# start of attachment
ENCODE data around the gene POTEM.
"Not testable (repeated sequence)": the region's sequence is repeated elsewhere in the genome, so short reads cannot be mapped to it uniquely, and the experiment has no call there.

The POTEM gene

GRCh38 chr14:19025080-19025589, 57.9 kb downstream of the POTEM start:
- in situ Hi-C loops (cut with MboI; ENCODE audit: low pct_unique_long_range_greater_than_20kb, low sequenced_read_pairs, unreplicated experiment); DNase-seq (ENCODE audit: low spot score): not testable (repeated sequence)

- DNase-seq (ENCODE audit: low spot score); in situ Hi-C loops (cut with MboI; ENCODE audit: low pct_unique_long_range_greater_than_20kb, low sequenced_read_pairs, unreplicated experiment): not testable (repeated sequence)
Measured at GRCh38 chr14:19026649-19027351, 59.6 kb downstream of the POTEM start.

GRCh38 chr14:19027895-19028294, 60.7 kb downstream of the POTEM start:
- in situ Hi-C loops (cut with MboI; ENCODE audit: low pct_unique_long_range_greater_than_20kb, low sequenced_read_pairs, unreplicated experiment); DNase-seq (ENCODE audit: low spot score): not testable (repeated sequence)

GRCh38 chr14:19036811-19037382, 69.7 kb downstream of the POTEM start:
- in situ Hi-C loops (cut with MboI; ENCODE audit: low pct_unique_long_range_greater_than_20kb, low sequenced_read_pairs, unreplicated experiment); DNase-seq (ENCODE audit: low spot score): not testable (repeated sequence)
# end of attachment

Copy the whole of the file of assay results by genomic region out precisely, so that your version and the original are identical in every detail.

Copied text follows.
ENCODE data around the gene POTEM.
"Not testable (repeated sequence)": the region's sequence is repeated elsewhere in the genome, so short reads cannot be mapped to it uniquely, and the experiment has no call there.

The POTEM gene

GRCh38 chr14:19025080-19025589, 57.9 kb downstream of the POTEM start:
- in situ Hi-C loops (cut with MboI; ENCODE audit: low pct_unique_long_range_greater_than_20kb, low sequenced_read_pairs, unreplicated experiment); DNase-seq (ENCODE audit: low spot score): not testable (repeated sequence)

- DNase-seq (ENCODE audit: low spot score); in situ Hi-C loops (cut with MboI; ENCODE audit: low pct_unique_long_range_greater_than_20kb, low sequenced_read_pairs, unreplicated experiment): not testable (repeated sequence)
Measured at GRCh38 chr14:19026649-19027351, 59.6 kb downstream of the POTEM start.

GRCh38 chr14:19027895-19028294, 60.7 kb downstream of the POTEM start:
- in situ Hi-C loops (cut with MboI; ENCODE audit: low pct_unique_long_range_greater_than_20kb, low sequenced_read_pairs, unreplicated experiment); DNase-seq (ENCODE audit: low spot score): not testable (repeated sequence)

GRCh38 chr14:19036811-19037382, 69.7 kb downstream of the POTEM start:
- in situ Hi-C loops (cut with MboI; ENCODE audit: low pct_unique_long_range_greater_than_20kb, low sequenced_read_pairs, unreplicated experiment); DNase-seq (ENCODE audit: low spot score): not testable (repeated sequence)